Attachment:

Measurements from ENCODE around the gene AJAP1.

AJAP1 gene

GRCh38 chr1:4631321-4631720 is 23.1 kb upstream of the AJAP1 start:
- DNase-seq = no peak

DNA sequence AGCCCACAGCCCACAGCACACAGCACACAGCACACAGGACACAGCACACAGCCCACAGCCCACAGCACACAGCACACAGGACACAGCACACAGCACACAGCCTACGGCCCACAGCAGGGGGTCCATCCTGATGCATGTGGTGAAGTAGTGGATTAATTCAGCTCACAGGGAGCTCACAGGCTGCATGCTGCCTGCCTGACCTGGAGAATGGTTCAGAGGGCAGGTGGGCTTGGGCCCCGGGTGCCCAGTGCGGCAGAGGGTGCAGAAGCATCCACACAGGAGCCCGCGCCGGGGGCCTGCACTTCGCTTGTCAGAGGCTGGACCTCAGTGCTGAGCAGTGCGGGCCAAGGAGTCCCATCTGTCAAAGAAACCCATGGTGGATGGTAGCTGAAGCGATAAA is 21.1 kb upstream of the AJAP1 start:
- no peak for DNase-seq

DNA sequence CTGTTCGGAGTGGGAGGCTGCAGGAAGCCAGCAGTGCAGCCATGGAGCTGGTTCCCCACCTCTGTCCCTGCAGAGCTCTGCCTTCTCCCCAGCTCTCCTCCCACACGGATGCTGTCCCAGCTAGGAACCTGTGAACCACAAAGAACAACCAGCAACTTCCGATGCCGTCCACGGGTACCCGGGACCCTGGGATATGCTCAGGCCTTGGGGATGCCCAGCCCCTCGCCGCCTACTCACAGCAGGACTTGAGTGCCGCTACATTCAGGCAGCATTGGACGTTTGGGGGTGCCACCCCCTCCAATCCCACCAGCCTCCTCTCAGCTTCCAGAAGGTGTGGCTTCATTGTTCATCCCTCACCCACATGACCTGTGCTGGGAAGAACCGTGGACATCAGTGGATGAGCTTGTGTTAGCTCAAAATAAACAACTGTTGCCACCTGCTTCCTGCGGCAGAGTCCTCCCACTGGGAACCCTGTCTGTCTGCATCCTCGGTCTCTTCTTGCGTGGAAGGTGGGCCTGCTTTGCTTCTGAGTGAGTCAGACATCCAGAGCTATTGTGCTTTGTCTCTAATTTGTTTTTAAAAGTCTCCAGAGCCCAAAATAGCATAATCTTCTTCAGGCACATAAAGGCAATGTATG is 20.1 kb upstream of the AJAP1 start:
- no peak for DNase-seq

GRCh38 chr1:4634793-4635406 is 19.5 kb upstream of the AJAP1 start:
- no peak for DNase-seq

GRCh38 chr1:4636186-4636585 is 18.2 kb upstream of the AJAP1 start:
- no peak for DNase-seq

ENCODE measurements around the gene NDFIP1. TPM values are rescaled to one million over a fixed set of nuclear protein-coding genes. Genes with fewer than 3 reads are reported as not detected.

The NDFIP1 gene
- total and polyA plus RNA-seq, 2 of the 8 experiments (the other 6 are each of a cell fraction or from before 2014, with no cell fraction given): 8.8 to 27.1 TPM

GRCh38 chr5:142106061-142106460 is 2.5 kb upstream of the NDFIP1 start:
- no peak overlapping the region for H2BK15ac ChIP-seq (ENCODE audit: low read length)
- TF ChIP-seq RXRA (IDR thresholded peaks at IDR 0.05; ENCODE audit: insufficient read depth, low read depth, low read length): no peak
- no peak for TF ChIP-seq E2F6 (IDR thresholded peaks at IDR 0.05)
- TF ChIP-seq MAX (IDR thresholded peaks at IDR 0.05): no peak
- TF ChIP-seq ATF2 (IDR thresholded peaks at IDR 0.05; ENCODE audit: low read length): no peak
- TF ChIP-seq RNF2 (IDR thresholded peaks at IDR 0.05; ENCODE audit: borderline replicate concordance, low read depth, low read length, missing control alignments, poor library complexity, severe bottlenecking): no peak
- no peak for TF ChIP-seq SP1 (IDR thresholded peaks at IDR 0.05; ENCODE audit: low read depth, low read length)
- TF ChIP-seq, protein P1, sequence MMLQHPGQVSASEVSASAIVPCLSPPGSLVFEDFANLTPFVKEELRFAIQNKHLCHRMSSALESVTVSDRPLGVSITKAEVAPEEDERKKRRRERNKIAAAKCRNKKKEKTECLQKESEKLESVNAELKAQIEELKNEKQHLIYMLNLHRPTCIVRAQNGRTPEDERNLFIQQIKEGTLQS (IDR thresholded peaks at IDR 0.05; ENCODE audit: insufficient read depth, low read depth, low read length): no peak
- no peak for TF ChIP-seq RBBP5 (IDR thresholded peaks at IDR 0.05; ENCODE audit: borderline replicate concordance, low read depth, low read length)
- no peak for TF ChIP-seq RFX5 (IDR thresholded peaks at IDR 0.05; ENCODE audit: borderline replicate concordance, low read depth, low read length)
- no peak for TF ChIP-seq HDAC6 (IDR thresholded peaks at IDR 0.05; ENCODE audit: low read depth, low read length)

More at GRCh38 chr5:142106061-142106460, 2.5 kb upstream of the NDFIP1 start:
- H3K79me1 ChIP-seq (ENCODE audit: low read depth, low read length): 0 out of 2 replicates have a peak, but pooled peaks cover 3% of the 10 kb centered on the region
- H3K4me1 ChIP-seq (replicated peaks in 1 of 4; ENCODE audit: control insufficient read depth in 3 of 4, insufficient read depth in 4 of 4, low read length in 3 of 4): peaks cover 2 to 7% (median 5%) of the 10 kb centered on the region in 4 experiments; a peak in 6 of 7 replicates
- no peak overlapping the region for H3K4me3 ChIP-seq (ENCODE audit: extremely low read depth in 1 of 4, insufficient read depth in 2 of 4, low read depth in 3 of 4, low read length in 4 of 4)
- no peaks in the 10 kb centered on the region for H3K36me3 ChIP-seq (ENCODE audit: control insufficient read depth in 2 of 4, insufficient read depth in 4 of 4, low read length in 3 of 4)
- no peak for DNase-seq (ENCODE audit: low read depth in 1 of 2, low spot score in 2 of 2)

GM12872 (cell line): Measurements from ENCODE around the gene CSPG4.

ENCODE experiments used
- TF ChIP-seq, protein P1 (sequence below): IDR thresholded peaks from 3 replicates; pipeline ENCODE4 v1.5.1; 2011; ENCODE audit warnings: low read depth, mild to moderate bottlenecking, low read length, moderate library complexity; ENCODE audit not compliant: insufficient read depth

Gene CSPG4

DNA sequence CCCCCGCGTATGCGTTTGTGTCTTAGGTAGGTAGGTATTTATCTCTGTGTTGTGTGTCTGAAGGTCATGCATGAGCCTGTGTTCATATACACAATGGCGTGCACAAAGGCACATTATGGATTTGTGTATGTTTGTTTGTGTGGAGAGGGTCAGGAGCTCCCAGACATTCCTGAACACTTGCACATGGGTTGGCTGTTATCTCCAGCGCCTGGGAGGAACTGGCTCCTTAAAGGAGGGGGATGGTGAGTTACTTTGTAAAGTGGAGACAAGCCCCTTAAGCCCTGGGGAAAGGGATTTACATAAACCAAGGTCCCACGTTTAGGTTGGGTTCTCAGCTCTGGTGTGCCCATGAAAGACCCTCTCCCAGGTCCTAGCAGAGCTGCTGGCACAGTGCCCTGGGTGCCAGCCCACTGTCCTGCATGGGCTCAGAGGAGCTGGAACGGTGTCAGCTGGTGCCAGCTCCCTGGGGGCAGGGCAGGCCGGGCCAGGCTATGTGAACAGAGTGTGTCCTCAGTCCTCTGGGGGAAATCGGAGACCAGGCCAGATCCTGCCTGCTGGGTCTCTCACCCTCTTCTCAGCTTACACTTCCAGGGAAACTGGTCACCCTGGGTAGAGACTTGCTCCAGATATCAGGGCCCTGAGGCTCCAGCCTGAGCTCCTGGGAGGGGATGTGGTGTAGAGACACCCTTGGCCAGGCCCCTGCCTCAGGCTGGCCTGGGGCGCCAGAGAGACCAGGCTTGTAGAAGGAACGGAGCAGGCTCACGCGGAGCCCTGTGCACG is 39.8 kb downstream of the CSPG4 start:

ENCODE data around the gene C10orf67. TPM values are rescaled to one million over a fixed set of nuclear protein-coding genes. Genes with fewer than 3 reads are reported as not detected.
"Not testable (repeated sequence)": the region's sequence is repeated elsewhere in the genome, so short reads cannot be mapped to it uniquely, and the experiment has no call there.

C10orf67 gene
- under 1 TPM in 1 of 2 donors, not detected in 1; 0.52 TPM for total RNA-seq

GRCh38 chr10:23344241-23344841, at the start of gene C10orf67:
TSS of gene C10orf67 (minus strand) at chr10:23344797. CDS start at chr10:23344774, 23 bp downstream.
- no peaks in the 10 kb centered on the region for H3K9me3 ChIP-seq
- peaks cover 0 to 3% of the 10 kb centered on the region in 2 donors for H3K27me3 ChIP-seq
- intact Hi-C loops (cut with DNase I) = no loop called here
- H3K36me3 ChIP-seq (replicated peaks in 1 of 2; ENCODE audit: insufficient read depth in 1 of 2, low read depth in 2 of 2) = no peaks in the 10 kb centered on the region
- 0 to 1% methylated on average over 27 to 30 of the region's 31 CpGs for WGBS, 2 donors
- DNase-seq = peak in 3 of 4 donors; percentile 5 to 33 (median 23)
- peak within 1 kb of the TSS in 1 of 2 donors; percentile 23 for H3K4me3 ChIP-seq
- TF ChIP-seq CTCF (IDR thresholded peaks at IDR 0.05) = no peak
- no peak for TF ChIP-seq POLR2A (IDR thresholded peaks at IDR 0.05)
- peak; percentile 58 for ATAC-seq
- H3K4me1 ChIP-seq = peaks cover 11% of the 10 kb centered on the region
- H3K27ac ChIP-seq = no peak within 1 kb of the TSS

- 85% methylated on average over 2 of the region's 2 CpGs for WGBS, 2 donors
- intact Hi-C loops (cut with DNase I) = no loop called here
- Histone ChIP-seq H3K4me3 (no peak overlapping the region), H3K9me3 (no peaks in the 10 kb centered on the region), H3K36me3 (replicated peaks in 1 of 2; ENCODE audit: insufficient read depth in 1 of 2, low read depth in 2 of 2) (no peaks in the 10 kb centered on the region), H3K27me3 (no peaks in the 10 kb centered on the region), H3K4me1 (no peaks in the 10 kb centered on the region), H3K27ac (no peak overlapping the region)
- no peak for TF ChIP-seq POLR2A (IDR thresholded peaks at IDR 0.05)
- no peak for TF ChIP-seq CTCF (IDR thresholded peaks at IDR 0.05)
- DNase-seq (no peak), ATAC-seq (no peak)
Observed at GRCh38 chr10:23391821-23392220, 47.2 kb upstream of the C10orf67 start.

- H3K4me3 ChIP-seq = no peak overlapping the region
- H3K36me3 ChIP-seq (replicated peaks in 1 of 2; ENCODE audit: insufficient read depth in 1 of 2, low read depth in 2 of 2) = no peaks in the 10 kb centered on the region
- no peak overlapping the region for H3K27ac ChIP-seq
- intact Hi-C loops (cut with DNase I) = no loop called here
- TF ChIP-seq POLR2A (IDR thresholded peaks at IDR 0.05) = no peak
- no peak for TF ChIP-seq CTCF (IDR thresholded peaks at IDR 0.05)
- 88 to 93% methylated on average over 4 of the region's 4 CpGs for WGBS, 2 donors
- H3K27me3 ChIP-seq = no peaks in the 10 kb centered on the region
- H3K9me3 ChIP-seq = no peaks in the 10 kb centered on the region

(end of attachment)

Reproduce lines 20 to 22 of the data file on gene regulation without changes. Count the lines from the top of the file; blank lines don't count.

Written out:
- TF ChIP-seq MAX (IDR thresholded peaks at IDR 0.05): no peak
- TF ChIP-seq ATF2 (IDR thresholded peaks at IDR 0.05; ENCODE audit: low read length): no peak
- TF ChIP-seq RNF2 (IDR thresholded peaks at IDR 0.05; ENCODE audit: borderline replicate concordance, low read depth, low read length, missing control alignments, poor library complexity, severe bottlenecking): no peak